Brits Get Broadband Bill of Rights

[qi:058] The UK telecommunication regulatory agency Ofcom has issued its own broadband bill of rights — perhaps we should call it the broadband Magna Carta? Starting today, British Internet service providers that have signed up to the code have to tell customers which speeds they can realistically expect over their broadband connections, rather than the maximum potential speeds offered. This is something we have called for in the past as part of our own consumer-friendly broadband reform, so I’m happy to see ISPs jumping on board — even if they are overseas.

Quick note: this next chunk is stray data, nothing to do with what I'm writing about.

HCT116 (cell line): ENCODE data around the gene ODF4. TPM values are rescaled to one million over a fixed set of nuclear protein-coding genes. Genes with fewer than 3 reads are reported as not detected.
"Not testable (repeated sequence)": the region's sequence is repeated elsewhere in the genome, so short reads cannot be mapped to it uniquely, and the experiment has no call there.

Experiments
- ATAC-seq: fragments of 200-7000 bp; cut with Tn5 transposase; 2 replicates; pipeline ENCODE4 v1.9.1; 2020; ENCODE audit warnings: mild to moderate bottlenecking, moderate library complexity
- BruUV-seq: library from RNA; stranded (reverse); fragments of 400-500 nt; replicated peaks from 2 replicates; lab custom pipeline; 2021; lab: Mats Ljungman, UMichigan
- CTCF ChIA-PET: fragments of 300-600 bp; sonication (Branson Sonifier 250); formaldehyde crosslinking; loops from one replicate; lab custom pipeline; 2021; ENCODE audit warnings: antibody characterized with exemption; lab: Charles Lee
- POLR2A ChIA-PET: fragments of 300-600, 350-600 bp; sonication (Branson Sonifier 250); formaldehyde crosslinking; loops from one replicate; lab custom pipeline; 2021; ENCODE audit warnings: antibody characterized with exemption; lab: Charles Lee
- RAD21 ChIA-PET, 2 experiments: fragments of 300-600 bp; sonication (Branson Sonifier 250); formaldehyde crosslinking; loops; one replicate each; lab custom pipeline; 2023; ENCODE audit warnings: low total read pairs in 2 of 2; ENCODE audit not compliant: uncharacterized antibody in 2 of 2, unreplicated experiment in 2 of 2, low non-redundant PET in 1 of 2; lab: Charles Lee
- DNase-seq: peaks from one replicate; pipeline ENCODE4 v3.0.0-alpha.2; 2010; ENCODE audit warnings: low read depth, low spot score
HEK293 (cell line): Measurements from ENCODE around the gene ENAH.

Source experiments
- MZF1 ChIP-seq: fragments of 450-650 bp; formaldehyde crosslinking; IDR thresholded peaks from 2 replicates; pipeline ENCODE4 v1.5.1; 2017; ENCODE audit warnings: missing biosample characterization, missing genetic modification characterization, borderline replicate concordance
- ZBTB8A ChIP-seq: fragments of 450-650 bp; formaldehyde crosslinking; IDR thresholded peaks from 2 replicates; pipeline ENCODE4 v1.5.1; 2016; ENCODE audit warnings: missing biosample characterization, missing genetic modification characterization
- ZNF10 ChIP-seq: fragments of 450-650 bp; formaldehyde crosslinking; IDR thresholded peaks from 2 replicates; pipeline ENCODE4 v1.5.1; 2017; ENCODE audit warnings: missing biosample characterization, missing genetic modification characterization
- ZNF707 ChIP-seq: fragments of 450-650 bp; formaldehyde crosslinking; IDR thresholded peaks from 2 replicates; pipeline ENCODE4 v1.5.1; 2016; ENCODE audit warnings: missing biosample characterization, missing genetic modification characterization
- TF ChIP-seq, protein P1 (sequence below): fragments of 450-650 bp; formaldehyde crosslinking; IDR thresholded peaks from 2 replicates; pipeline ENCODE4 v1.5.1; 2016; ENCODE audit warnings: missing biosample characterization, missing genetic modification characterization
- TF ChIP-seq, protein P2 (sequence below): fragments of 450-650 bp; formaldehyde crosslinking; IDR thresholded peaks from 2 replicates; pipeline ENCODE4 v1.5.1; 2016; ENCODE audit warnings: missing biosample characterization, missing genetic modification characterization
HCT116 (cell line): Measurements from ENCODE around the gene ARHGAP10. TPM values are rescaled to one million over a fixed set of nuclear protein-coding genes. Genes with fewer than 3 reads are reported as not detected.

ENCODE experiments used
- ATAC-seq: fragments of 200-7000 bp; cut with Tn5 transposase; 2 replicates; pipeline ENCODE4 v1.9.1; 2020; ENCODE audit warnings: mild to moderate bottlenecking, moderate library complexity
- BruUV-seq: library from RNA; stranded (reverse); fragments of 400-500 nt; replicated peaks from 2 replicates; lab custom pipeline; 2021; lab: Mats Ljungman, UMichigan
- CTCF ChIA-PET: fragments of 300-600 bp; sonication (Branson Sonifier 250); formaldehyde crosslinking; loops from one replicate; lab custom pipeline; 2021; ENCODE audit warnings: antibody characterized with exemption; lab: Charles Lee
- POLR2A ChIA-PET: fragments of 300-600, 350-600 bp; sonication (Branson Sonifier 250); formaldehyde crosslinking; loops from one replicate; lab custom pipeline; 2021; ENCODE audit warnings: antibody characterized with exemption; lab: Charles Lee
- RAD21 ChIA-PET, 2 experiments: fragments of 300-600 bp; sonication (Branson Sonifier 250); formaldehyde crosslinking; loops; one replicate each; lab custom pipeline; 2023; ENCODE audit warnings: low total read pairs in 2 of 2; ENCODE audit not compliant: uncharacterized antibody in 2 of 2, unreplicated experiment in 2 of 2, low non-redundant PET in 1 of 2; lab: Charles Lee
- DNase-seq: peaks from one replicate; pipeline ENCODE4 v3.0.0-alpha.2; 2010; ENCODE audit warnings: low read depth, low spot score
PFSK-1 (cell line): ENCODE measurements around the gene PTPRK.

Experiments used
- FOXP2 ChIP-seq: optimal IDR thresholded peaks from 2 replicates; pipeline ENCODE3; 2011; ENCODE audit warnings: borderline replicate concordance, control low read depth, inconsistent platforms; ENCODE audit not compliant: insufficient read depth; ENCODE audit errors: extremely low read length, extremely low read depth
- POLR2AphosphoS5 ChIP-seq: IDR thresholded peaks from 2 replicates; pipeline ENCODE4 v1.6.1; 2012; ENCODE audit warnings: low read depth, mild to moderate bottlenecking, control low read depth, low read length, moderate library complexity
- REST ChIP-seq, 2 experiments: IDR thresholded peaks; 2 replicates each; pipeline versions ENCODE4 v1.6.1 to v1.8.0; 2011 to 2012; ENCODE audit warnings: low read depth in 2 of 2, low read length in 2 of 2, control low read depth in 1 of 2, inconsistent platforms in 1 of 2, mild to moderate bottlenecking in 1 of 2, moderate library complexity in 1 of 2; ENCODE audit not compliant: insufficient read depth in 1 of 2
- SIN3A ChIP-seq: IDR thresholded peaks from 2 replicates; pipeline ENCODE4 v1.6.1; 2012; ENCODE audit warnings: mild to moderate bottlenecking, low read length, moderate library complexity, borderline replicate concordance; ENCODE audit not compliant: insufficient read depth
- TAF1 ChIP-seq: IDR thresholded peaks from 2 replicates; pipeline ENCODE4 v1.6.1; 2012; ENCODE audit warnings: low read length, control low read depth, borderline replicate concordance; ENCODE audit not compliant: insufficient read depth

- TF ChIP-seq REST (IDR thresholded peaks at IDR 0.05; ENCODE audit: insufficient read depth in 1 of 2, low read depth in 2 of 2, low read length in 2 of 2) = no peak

Participation in the code is voluntary, but providers covering 95 percent of the UK population have signed up, according to Ofcom. ISPs must also disclose bandwidth caps and when customers might be nearing such caps. Additionally, those participating in the code need to allow customers to downgrade their service plan without penalty if the speeds don’t match up. Customers can use a test they find online or one provided by the ISP to determine their broadband speeds. Such efforts at transparency are a good first step to making broadband better. AT&T and Comcast, let’s see your proposals.

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